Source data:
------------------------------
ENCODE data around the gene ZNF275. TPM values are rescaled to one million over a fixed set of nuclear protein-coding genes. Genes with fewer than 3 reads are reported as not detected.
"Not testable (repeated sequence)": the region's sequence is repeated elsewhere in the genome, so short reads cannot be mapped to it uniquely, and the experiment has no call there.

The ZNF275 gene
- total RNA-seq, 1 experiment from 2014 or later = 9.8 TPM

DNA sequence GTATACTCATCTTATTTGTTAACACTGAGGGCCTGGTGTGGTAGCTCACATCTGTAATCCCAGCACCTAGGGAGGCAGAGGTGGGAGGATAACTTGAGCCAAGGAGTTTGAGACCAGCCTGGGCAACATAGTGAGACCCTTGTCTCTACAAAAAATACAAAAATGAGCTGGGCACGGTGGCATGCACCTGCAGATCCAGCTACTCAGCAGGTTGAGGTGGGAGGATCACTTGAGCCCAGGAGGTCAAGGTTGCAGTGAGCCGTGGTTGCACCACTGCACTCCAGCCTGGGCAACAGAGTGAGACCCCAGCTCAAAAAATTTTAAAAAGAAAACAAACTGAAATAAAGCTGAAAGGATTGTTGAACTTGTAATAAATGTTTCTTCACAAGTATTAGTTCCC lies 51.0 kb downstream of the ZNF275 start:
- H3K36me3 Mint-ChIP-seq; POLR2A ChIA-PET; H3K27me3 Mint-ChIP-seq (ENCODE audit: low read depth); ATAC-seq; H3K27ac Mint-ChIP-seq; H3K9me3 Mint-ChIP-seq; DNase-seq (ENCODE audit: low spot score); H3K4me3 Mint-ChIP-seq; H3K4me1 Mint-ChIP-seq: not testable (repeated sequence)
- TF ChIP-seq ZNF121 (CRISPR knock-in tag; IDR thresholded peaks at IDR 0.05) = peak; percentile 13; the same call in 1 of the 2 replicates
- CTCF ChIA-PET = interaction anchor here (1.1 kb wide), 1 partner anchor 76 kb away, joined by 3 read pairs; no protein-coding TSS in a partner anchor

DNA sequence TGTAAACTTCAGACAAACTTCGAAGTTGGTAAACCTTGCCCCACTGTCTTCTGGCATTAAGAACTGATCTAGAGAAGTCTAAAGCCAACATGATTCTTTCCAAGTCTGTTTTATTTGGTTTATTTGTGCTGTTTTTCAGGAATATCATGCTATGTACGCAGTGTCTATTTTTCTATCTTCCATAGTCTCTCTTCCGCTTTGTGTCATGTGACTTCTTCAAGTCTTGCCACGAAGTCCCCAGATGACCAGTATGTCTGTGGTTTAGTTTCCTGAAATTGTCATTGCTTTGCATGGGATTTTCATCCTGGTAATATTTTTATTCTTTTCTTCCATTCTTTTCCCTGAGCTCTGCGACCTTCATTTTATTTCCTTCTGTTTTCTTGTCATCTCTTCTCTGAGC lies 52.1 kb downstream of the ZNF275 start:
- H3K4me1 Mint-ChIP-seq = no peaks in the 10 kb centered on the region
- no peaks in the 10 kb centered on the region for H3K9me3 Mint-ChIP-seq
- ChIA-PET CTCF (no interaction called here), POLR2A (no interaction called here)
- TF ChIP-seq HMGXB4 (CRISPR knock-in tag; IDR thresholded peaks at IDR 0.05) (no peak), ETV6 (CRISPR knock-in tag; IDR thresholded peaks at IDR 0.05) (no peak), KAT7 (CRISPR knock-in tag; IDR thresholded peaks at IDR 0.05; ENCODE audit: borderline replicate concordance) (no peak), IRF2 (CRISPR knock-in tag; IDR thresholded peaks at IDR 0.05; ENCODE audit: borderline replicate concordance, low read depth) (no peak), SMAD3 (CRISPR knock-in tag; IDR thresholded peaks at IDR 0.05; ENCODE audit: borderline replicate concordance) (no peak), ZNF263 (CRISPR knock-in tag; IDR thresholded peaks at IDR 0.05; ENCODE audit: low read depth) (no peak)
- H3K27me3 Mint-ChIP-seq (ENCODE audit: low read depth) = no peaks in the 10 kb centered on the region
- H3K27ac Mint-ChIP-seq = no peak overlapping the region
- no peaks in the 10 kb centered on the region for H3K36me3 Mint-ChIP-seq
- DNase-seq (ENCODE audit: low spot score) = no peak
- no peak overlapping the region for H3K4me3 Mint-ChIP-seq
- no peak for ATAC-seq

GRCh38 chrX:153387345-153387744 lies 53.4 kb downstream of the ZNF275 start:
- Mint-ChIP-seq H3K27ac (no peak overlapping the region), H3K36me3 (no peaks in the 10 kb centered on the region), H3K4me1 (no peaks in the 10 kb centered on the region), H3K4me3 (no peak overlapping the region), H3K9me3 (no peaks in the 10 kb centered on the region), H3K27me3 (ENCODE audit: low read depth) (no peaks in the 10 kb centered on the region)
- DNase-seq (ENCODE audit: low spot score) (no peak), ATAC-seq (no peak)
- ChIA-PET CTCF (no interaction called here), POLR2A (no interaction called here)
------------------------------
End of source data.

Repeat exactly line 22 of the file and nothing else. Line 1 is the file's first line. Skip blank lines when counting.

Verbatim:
- DNase-seq (ENCODE audit: low spot score) (no peak), ATAC-seq (no peak)